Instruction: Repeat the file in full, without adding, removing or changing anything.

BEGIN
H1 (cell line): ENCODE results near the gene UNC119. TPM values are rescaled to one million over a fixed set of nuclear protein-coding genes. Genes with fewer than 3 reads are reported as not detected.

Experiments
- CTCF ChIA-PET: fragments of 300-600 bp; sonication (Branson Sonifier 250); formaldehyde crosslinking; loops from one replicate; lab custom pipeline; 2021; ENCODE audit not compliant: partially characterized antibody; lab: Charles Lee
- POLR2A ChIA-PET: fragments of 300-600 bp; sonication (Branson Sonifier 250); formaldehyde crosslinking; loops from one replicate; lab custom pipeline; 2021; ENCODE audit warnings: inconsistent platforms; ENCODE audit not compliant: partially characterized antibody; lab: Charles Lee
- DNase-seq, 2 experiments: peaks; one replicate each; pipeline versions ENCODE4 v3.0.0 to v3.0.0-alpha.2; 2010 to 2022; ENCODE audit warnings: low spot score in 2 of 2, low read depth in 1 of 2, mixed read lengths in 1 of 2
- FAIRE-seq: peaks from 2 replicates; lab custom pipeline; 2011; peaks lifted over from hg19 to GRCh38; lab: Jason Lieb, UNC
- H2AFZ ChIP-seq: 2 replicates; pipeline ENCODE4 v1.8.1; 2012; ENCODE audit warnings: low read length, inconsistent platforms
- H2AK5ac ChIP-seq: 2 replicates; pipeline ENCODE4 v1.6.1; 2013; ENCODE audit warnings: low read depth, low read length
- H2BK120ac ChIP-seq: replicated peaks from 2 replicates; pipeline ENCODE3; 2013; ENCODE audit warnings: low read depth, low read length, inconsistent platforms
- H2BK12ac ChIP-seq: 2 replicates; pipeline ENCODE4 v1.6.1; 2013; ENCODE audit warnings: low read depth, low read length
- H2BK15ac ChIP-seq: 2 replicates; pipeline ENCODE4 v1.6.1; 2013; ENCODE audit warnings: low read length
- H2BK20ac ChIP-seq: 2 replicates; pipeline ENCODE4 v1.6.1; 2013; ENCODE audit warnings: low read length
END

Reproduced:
H1 (cell line): ENCODE results near the gene UNC119. TPM values are rescaled to one million over a fixed set of nuclear protein-coding genes. Genes with fewer than 3 reads are reported as not detected.

Experiments
- CTCF ChIA-PET: fragments of 300-600 bp; sonication (Branson Sonifier 250); formaldehyde crosslinking; loops from one replicate; lab custom pipeline; 2021; ENCODE audit not compliant: partially characterized antibody; lab: Charles Lee
- POLR2A ChIA-PET: fragments of 300-600 bp; sonication (Branson Sonifier 250); formaldehyde crosslinking; loops from one replicate; lab custom pipeline; 2021; ENCODE audit warnings: inconsistent platforms; ENCODE audit not compliant: partially characterized antibody; lab: Charles Lee
- DNase-seq, 2 experiments: peaks; one replicate each; pipeline versions ENCODE4 v3.0.0 to v3.0.0-alpha.2; 2010 to 2022; ENCODE audit warnings: low spot score in 2 of 2, low read depth in 1 of 2, mixed read lengths in 1 of 2
- FAIRE-seq: peaks from 2 replicates; lab custom pipeline; 2011; peaks lifted over from hg19 to GRCh38; lab: Jason Lieb, UNC
- H2AFZ ChIP-seq: 2 replicates; pipeline ENCODE4 v1.8.1; 2012; ENCODE audit warnings: low read length, inconsistent platforms
- H2AK5ac ChIP-seq: 2 replicates; pipeline ENCODE4 v1.6.1; 2013; ENCODE audit warnings: low read depth, low read length
- H2BK120ac ChIP-seq: replicated peaks from 2 replicates; pipeline ENCODE3; 2013; ENCODE audit warnings: low read depth, low read length, inconsistent platforms
- H2BK12ac ChIP-seq: 2 replicates; pipeline ENCODE4 v1.6.1; 2013; ENCODE audit warnings: low read depth, low read length
- H2BK15ac ChIP-seq: 2 replicates; pipeline ENCODE4 v1.6.1; 2013; ENCODE audit warnings: low read length
- H2BK20ac ChIP-seq: 2 replicates; pipeline ENCODE4 v1.6.1; 2013; ENCODE audit warnings: low read length